Office of Management and Budget Director Mick Mulvaney outlined the administration’s strategy for growth in a July 4th op-ed for the Wall Street Journal. According to Mulvaney, the administration seeks to:
Make America Great Again. But what does this mean? It means we are promoting MAGAnomics—and that means sustained 3% economic growth.
As Mulvaney admits, most economists think this goal is unrealistic. To be more precise, there are no small, or even medium scale changes in policy that could achieve such growth rates. There are some massive changes that could do the trick—a dramatic increase in immigration rates, for example—but the administration has ruled those out. Moreover, pure luck could send us massive waves of growth in the form of a new tech or biotech development that changes the economic landscape. That, however, isn’t under the administration’s control. The policies which are under their control and which they are willing to consider are not nearly powerful enough to achieve this goal. Nonetheless, Mulvaney is undeterred.
We heard the same pessimism 40 years ago, when the country was mired in “stagflation” and “malaise.” But Ronald Reagan dared to challenge that thinking and steered us to a boom that many people thought unachievable. In the 7½ years following the end of the recession in 1982, real GDP grew at an annual rate of 4.4%.
Note that the “many people” here does not include prominent economists, who not only thought a revival of growth was possible, but almost inevitable once the Fed took the breaks off. Milton Friedman laid out what to expect with his famous plucking analogy.
In terms of our analogy, every now and then the money string is plucked downward. That produces, after some lag, a downward movement in economic activity related in magnitude to the downward movement in money. The money string then rebounds and that in turn produces, after some lag, an upward movement in economic activity, again related to the upward movement in money. Since the downward and subsequent upward movements in money are correlated in amplitude with one another so are downward and subsequent upward movements in economics activity.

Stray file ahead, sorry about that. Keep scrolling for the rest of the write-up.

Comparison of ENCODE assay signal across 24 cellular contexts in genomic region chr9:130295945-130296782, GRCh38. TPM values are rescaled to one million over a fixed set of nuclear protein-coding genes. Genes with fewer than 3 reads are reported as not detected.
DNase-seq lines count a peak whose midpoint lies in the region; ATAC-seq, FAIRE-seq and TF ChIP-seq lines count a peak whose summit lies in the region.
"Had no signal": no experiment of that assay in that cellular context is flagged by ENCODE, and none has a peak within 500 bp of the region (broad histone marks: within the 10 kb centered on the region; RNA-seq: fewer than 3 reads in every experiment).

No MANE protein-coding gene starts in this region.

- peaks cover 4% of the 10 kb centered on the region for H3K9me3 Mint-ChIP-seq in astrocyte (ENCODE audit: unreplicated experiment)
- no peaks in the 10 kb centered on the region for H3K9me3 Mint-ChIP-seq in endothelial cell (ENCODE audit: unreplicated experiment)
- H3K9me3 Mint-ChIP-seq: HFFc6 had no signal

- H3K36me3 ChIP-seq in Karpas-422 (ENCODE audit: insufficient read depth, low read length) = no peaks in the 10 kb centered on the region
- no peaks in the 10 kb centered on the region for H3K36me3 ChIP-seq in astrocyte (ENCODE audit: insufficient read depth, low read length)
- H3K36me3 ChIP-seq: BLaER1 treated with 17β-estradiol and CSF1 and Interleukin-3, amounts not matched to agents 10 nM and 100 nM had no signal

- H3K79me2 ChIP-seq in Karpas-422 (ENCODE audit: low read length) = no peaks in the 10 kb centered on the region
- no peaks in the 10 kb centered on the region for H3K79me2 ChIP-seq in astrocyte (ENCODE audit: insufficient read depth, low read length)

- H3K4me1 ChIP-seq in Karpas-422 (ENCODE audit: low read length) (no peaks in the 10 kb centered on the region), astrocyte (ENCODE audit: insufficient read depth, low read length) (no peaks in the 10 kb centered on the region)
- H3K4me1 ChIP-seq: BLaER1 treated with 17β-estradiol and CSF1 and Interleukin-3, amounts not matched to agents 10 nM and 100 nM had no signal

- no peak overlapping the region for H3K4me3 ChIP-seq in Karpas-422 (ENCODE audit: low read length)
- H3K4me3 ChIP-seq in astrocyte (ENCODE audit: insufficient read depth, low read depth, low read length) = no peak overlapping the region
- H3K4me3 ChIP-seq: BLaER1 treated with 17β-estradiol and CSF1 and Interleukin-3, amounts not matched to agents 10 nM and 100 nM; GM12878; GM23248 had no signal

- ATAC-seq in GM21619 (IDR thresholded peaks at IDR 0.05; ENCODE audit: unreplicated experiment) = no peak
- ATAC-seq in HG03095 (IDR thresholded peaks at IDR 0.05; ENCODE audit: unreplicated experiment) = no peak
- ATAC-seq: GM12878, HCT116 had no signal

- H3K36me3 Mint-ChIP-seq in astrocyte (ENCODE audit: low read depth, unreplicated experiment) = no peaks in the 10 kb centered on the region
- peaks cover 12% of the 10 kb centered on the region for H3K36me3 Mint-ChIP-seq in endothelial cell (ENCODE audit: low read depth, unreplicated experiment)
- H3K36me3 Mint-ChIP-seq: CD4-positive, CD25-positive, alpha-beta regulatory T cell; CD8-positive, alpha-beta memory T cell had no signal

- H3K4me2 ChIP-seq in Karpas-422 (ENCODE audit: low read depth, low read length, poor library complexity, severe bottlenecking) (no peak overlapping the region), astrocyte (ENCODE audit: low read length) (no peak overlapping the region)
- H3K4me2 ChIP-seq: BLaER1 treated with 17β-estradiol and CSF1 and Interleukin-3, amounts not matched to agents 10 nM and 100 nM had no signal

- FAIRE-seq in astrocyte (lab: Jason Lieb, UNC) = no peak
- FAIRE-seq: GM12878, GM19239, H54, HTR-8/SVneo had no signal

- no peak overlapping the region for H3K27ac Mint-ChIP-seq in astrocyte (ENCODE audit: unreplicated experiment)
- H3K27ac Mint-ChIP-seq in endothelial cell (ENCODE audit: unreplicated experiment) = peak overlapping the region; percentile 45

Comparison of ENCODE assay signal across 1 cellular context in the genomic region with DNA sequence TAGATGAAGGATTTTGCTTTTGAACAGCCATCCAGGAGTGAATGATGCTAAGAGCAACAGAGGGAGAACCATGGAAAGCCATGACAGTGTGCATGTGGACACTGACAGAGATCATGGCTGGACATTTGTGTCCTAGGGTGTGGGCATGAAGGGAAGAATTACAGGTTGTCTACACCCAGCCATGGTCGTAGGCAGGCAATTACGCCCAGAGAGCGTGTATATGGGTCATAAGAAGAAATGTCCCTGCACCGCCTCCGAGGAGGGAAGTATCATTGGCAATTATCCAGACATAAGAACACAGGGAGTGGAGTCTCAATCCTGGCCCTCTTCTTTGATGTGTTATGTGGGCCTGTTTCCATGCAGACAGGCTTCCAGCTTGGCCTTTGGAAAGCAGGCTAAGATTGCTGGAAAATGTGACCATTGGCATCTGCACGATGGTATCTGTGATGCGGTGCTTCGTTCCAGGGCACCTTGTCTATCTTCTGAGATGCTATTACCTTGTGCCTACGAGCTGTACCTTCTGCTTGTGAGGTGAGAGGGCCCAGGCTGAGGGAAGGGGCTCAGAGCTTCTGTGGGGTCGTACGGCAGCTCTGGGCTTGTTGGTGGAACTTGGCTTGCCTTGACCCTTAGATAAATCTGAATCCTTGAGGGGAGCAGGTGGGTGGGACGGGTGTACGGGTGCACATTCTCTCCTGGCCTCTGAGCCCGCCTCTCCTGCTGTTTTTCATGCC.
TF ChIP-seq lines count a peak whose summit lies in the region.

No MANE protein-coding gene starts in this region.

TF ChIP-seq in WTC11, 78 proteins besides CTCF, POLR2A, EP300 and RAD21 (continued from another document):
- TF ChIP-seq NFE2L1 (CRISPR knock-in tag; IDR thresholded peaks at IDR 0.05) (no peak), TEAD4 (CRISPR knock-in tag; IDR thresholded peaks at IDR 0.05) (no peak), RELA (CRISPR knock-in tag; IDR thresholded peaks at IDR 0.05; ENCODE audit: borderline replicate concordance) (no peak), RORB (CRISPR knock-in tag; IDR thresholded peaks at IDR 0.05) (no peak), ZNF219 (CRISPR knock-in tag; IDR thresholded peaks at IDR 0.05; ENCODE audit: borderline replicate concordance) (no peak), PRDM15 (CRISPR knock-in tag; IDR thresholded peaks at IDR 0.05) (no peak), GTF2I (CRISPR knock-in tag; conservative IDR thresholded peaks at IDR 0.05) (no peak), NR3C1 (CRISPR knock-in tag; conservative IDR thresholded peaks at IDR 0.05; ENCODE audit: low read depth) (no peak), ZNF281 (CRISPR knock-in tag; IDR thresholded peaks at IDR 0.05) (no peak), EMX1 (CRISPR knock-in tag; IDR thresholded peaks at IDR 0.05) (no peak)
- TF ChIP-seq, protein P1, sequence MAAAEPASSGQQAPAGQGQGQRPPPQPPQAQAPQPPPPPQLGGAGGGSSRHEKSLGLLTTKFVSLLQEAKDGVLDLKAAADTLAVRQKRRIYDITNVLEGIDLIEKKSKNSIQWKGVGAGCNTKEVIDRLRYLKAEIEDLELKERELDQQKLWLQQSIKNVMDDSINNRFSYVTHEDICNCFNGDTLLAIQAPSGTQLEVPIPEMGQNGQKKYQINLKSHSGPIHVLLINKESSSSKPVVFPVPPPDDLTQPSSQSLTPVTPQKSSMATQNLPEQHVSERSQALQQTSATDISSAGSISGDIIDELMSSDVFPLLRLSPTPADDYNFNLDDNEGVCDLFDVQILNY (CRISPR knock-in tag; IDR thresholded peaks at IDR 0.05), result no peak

What Friedman is telling us is that big monetary contractions will produce big economic contractions followed by big economic booms. Could something like that have been at work following the 1982 recession? That is indeed the case.
In a 2014 Brookings paper, William Gale and Andrew Samwick review research by Marty Feldstein, Reagan’s own Chair of the Council of Economic Advisors.
Feldstein (1986) provides estimates indicating that all of the growth of nominal GDP between 1981 and 1985 can be explained with changes in monetary policy. Of the change in real GNP during that period, he finds that only about 2 percentage points of the 15 percentage point rise cannot be explained by monetary policy. But he also notes that the data do not strongly support either the traditional Keynesian view that the tax cuts significantly raise aggregate demand or traditional supply-side claims that they significantly increase labor supply. He finds, rather, that exchange rate changes and the induced changes in net exports account for the small part of growth not explained by monetary policy. Feldstein and Elmendorf (1989) find that the 1981 tax cuts had virtually no net impact on economic growth. They find that the strength of the recovery over the 1980s could be ascribed to monetary policy. In particular, they find no evidence that the tax cuts in 1981 stimulated labor supply.
That is, the administration’s policy was responsible for essentially none of the boom. All of it was the result of monetary policy. What’s striking here is that Reagan was facing an era of much higher marginal tax rates, a tax code itself which introduced significant complexity into the economy, and he was willing to finance the fix with deficit spending. All of that should have been strongly procyclical. Yet, the dominant force—so dominant that it appears to have overridden everything else—was monetary policy.
The lesson here is that improved policy can create a more open and entrepreneurial society. The differences in very long term growth rates across countries are striking and powerful. However, big one time pushes orchestrated by the White House and Congress rarely produce anything substantial. It is far more beneficial to play the long game by setting stable rules, expanding trade, and opening our markets to goods and ideas from abroad.